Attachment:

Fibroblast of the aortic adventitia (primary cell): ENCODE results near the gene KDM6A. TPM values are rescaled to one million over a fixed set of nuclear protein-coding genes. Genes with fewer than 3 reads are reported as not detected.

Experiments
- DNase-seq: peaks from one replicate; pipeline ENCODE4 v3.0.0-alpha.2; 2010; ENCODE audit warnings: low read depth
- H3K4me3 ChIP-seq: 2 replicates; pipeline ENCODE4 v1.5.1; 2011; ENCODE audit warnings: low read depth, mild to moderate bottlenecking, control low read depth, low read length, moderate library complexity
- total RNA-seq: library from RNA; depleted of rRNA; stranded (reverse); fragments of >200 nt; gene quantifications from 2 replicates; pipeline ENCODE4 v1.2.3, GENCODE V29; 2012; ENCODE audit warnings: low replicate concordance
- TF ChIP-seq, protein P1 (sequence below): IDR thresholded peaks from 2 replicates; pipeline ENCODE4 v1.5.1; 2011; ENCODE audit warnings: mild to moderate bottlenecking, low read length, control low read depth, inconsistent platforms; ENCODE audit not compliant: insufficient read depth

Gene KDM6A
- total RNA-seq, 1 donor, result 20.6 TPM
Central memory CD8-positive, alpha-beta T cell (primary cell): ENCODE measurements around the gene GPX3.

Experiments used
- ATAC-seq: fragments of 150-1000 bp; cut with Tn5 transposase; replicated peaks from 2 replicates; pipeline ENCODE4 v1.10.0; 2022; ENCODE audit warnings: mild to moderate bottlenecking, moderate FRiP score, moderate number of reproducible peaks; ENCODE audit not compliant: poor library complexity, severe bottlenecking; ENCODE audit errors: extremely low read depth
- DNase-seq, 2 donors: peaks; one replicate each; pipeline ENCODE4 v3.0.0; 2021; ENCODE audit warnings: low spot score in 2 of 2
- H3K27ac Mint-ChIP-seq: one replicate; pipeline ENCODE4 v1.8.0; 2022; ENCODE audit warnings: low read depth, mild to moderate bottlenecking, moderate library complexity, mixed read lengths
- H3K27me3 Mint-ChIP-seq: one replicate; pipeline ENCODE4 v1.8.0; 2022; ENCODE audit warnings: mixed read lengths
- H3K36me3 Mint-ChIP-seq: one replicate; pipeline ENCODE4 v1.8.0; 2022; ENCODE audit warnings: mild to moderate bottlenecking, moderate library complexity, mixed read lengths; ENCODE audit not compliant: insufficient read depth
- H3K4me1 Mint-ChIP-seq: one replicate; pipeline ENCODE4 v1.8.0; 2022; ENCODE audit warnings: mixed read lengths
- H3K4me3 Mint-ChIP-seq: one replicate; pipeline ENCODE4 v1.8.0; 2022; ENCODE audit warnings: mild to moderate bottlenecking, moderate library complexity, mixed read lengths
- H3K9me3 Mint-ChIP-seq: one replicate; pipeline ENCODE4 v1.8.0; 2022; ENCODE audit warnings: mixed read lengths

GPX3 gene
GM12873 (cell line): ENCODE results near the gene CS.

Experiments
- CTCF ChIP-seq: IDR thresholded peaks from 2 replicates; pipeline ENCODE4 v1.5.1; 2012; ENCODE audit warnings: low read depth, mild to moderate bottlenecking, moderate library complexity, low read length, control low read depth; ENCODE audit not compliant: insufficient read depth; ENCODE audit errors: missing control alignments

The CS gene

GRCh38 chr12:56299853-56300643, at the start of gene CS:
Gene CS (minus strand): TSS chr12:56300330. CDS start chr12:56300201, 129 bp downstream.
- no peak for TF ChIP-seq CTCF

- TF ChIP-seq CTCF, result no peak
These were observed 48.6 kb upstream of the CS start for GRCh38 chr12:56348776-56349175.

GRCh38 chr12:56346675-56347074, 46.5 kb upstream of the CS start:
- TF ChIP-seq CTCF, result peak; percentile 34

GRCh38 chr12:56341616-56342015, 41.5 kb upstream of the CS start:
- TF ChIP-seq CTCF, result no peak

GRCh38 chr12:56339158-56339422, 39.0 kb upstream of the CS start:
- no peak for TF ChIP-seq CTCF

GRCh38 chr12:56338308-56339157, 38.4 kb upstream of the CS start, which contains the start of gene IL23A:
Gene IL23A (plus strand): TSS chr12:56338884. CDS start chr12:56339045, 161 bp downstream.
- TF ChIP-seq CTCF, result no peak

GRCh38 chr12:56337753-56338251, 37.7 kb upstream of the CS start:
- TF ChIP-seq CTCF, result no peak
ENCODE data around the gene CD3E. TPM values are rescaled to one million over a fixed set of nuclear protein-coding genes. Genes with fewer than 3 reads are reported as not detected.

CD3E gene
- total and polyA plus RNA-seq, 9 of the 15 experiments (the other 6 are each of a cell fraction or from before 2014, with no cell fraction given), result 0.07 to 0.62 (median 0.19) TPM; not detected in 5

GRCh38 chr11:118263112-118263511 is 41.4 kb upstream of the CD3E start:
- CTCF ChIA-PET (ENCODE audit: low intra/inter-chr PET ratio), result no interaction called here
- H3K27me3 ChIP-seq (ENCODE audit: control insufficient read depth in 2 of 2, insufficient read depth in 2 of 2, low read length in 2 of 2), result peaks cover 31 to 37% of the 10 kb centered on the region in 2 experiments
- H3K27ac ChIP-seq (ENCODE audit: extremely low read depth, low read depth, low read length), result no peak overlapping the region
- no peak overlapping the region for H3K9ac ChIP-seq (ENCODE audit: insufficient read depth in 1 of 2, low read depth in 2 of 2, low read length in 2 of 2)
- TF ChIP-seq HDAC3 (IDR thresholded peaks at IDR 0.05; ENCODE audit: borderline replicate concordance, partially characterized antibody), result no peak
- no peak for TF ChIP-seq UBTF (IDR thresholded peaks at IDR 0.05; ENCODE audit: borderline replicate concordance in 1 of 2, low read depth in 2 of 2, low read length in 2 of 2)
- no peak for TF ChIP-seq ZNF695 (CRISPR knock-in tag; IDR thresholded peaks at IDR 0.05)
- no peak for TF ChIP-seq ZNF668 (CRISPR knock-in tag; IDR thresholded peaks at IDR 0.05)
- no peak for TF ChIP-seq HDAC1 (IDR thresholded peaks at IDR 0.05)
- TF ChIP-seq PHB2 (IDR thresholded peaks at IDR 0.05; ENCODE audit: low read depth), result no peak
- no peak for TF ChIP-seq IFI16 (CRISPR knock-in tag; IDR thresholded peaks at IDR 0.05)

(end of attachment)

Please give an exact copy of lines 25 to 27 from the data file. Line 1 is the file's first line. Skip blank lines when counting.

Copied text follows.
Gene CS (minus strand): TSS chr12:56300330. CDS start chr12:56300201, 129 bp downstream.
- no peak for TF ChIP-seq CTCF

- TF ChIP-seq CTCF, result no peak